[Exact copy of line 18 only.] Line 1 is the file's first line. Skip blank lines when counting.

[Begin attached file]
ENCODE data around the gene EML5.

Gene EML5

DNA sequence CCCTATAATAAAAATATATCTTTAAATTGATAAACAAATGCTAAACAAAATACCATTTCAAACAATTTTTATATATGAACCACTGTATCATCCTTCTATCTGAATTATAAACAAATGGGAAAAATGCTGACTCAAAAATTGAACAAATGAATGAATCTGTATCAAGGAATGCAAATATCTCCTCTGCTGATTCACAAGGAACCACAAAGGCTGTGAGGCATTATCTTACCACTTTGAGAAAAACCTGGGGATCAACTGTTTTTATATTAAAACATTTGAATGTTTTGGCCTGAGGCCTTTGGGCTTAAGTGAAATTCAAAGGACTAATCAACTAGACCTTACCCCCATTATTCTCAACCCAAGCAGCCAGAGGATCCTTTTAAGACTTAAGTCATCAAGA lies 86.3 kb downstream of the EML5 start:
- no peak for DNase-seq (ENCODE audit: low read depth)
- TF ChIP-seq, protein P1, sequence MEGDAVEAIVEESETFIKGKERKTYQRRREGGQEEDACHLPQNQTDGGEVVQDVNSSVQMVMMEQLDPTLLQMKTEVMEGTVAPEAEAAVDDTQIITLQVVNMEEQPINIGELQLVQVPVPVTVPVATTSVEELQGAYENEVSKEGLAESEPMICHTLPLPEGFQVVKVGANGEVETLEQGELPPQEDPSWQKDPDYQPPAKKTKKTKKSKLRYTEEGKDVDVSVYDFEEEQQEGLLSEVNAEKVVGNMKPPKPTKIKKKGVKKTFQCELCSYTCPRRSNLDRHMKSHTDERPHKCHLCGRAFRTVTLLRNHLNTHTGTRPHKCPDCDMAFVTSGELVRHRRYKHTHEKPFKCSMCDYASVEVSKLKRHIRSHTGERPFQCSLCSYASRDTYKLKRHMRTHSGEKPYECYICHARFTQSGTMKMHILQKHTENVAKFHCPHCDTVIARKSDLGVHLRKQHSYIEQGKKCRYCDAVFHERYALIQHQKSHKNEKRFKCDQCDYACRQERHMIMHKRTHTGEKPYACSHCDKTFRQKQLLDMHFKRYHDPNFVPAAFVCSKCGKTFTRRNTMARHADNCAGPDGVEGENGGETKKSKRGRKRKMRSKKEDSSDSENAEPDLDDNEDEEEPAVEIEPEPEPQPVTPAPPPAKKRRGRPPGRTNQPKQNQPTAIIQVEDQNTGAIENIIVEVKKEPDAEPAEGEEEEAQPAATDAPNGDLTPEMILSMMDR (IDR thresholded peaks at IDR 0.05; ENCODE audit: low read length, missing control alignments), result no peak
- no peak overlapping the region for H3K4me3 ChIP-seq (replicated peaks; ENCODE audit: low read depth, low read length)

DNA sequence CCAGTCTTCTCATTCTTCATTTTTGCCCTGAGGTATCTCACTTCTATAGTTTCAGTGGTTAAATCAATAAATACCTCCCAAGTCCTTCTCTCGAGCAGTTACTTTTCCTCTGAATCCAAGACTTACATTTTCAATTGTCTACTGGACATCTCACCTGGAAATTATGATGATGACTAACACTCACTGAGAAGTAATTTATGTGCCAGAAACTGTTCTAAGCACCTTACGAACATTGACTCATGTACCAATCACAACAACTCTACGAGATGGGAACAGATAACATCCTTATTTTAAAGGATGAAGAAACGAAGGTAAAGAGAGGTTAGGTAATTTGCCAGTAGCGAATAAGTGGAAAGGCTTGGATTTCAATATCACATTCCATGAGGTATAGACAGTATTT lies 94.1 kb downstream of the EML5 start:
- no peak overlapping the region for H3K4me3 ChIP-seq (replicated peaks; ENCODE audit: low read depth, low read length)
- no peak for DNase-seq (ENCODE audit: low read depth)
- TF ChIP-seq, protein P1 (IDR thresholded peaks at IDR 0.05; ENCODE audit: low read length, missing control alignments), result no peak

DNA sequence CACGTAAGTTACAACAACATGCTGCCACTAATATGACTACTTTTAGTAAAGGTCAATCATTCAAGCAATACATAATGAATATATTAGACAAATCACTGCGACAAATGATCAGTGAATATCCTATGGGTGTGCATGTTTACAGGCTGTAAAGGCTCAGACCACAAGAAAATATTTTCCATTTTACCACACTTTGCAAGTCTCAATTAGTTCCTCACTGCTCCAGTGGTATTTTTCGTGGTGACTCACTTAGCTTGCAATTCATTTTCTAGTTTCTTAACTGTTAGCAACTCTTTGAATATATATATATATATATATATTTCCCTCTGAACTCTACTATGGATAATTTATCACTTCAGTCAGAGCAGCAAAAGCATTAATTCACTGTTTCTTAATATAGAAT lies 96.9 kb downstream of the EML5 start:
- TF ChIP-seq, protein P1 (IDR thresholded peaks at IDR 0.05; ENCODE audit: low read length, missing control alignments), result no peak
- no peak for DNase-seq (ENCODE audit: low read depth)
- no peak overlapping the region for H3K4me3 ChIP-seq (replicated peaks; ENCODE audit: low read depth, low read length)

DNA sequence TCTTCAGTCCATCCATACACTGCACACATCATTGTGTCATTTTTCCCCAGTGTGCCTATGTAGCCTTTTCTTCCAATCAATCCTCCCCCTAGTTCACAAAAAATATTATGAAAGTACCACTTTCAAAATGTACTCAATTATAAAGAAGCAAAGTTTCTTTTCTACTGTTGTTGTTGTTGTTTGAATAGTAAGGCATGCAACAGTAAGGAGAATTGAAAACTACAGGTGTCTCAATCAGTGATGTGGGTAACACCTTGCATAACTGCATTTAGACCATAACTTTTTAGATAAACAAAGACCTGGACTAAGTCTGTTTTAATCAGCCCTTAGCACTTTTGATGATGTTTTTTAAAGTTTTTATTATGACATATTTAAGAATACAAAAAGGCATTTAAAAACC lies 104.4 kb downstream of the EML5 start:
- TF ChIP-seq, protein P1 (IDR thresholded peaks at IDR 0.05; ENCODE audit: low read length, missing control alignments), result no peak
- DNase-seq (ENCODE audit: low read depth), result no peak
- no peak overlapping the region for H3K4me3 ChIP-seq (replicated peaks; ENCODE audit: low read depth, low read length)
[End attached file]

- no peak overlapping the region for H3K4me3 ChIP-seq (replicated peaks; ENCODE audit: low read depth, low read length)